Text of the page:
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Arthrotec is a prescription medication that was approved by the U.S. Food and Drug Administration (FDA) in 1997 to treat people with certain forms of arthritis. Arthrotec is prescribed for those who have a high risk of developing gastrointestinal problems while using traditional nonsteroidal anti-inflammatory drugs (NSAIDs). Arthrotec is used to treat pain, stiffness, and swelling caused by psoriatic arthritis.

Arthrotec should not be used by pregnant women or women who plan to become pregnant. Arthrotec should not be used by people who are allergic to aspirin or NSAIDs, such as Aleve or Ibuprofen or those with active gastrointestinal bleeding. Do not take Arthrotec while you are also taking aspirin or another NSAID. Arthrotec should be used with caution by people who smoke, people with diabetes or lupus, and those with a history of heart, liver, or kidney problems; high blood pressure; alcoholism; binge drinking; or strokes.

Arthrotec is a combination drug containing both diclofenac and misoprostol. Diclofenac is an NSAID. NSAIDs help reduce fever, pain, and inflammation. Diclofenac is believed to work by inhibiting the production of chemicals that promote inflammation in the body. Misoprostol is a synthetic prostaglandin, a hormone with many functions in the body. Misoprostol is believed to help prevent and treat stomach ulcers by reducing the amount of acid produced in the stomach.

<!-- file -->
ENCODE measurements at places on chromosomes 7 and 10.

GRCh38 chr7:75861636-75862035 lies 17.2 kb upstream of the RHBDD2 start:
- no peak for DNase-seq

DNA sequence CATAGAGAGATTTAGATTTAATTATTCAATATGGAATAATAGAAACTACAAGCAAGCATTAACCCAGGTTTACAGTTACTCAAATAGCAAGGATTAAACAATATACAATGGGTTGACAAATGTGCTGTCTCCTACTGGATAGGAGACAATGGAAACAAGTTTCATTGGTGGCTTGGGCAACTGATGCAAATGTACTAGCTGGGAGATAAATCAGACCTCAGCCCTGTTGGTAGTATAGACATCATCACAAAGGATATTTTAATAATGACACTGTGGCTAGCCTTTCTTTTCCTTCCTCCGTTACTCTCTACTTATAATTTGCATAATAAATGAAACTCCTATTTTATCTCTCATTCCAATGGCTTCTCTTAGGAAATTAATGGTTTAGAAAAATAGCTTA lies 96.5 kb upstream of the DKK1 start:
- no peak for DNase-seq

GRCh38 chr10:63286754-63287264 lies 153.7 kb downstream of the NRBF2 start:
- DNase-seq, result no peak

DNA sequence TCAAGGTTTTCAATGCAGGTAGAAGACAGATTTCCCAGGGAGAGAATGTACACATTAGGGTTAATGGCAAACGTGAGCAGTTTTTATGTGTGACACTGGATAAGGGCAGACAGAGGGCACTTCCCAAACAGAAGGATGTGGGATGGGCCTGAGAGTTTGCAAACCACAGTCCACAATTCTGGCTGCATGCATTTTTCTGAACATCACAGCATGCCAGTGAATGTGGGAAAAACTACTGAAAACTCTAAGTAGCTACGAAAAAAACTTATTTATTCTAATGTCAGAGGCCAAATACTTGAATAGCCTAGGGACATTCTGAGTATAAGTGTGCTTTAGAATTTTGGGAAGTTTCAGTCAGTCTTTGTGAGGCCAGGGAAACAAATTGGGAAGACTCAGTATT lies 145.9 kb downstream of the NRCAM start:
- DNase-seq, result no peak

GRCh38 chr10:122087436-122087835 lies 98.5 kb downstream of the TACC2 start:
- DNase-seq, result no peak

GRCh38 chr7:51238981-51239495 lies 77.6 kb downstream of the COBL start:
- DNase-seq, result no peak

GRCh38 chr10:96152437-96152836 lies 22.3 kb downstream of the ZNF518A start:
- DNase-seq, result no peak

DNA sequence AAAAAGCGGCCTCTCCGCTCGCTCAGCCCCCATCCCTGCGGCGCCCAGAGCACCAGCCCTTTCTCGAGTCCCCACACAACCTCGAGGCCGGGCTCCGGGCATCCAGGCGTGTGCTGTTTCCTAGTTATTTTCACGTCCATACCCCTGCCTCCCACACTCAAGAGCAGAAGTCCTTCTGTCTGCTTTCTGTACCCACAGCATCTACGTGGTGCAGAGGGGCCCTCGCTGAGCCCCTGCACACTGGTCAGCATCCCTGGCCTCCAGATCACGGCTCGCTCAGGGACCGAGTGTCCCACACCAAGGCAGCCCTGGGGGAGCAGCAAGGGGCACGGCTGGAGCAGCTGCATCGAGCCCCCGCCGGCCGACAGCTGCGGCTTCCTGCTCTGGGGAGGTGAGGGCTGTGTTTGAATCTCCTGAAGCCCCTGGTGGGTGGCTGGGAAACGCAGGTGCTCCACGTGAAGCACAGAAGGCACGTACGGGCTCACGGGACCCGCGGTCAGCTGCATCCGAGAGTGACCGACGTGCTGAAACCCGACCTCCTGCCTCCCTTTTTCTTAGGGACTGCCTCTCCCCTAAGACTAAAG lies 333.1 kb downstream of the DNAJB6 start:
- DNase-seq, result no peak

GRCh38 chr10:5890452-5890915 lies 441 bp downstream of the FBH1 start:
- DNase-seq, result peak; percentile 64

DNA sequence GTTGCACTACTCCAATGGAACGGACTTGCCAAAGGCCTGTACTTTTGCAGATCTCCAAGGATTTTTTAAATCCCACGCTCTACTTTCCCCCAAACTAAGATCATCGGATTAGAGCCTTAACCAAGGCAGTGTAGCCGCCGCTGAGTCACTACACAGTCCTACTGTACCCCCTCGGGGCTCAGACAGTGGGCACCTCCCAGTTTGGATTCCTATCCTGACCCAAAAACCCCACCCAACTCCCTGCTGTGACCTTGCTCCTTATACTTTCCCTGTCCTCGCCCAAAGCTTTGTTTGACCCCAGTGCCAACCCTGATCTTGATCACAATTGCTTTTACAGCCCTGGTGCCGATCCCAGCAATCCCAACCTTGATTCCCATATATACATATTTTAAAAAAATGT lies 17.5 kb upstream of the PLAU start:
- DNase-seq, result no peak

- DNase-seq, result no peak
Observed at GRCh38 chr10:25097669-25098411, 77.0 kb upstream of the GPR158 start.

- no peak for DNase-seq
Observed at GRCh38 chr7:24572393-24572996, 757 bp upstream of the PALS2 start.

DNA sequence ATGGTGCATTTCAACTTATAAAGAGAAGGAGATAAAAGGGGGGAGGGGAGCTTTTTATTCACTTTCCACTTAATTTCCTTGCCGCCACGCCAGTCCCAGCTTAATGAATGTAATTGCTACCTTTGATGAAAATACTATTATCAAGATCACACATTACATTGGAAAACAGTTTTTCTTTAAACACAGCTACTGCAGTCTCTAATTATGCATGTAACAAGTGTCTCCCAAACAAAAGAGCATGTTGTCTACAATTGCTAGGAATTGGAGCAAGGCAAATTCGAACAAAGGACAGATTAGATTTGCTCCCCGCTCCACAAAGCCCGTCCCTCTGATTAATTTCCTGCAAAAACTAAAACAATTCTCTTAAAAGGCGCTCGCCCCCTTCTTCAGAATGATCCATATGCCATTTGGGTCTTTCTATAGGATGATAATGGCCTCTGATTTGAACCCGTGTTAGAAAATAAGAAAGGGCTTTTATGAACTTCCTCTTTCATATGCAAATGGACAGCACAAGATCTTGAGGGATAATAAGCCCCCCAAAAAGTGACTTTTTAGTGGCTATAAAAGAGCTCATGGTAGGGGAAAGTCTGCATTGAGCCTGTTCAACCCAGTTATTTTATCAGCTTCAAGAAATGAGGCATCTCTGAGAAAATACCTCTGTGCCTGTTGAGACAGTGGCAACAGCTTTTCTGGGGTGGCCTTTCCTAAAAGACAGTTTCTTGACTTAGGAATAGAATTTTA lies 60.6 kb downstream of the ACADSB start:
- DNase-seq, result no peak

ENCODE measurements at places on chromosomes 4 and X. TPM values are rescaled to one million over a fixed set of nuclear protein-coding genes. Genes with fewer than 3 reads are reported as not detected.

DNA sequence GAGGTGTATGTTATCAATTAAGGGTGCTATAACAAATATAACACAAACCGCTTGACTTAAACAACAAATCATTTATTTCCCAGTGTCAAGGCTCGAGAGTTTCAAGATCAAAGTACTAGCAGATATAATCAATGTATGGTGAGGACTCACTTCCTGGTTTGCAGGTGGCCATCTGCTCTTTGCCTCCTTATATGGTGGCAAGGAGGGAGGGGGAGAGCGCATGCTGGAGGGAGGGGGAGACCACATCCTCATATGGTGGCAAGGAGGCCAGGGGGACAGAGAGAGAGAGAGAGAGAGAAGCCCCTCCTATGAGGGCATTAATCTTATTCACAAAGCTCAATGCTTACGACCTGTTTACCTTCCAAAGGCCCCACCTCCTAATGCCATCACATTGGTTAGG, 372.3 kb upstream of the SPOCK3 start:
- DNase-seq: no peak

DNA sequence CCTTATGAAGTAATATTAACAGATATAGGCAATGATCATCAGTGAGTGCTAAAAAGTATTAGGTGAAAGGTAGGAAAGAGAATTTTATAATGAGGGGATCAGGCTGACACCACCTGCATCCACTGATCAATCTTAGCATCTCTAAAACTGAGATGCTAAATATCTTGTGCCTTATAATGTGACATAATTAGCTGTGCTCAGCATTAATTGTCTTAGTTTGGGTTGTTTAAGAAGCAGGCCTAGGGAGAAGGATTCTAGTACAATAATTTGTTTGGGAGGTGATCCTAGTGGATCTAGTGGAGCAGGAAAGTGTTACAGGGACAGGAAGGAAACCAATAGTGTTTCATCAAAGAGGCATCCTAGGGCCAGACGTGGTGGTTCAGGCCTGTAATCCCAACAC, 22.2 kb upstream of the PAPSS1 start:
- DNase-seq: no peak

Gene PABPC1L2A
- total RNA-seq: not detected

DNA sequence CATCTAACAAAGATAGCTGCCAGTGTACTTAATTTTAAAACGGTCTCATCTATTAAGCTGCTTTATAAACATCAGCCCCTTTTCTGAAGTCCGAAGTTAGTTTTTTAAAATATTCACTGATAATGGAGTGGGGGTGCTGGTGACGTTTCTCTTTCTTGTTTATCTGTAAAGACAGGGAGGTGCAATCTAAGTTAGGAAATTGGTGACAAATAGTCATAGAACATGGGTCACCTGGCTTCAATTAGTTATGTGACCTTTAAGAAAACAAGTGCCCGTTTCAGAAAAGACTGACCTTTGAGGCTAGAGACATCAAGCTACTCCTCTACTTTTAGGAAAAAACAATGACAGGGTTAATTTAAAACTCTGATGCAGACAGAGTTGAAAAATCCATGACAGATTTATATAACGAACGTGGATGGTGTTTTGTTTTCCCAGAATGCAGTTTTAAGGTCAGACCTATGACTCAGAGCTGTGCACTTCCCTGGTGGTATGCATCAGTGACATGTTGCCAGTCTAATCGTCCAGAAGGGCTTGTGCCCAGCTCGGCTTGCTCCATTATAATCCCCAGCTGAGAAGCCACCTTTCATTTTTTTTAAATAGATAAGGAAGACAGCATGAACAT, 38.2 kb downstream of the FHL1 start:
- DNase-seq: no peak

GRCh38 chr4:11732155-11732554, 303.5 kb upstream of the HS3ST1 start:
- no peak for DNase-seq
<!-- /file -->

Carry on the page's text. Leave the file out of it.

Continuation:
How do I take it?
Arthrotec is taken orally as a tablet two to four times a day. Take Arthrotec with food at the same times each day. Swallow the tablets whole without chewing or crushing them.

If you are a woman of childbearing age, your doctor may ask you to take a pregnancy test before beginning treatment with Arthrotec. You must use effective birth control while taking Arthrotec.

If you need to take an antacid medication while on Arthrotec, consult with your doctor on which type is appropriate. Antacids containing magnesium may worsen some side effects of Arthrotec.

Always follow your doctor’s instructions exactly when using or taking Arthrotec.

Side effects
Rare but serious side effects of Arthrotec may include an increase in the risk of stroke, heart attack, and gastrointestinal bleeding and ulcers. Seek immediate medical assistance if you experience pain in your chest or left arm, shortness of breath, numbness in your hands or feet, or sudden weakness on one side of your body.

Common side effects of Arthrotec include nausea, constipation, diarrhea, gas, dizziness, and feeling bloated. Some side effects fade after a few days as your body adjusts to the medication.

Contact your doctor if you experience severe stomach pain, nausea or vomiting, black stools that appear bloody or tarry, a change in the amount or color of urine you produce, yellowing of the eyes or skin (jaundice), weight gain, fatigue, skin problems such as rash or hives, mouth ulcers, swelling of the extremities, fast heartbeat (tachycardia), postmenopausal bleeding, or a stiff neck while taking Arthrotec.

Seek medical help immediately if you experience symptoms of an allergic reaction such as trouble breathing, severe dizziness, rash, or itching or swelling of the face, tongue, and throat.

For more information about this treatment, visit:

Arthrotec — RxList

Arthrotec — U.S. Food and Drug Administration

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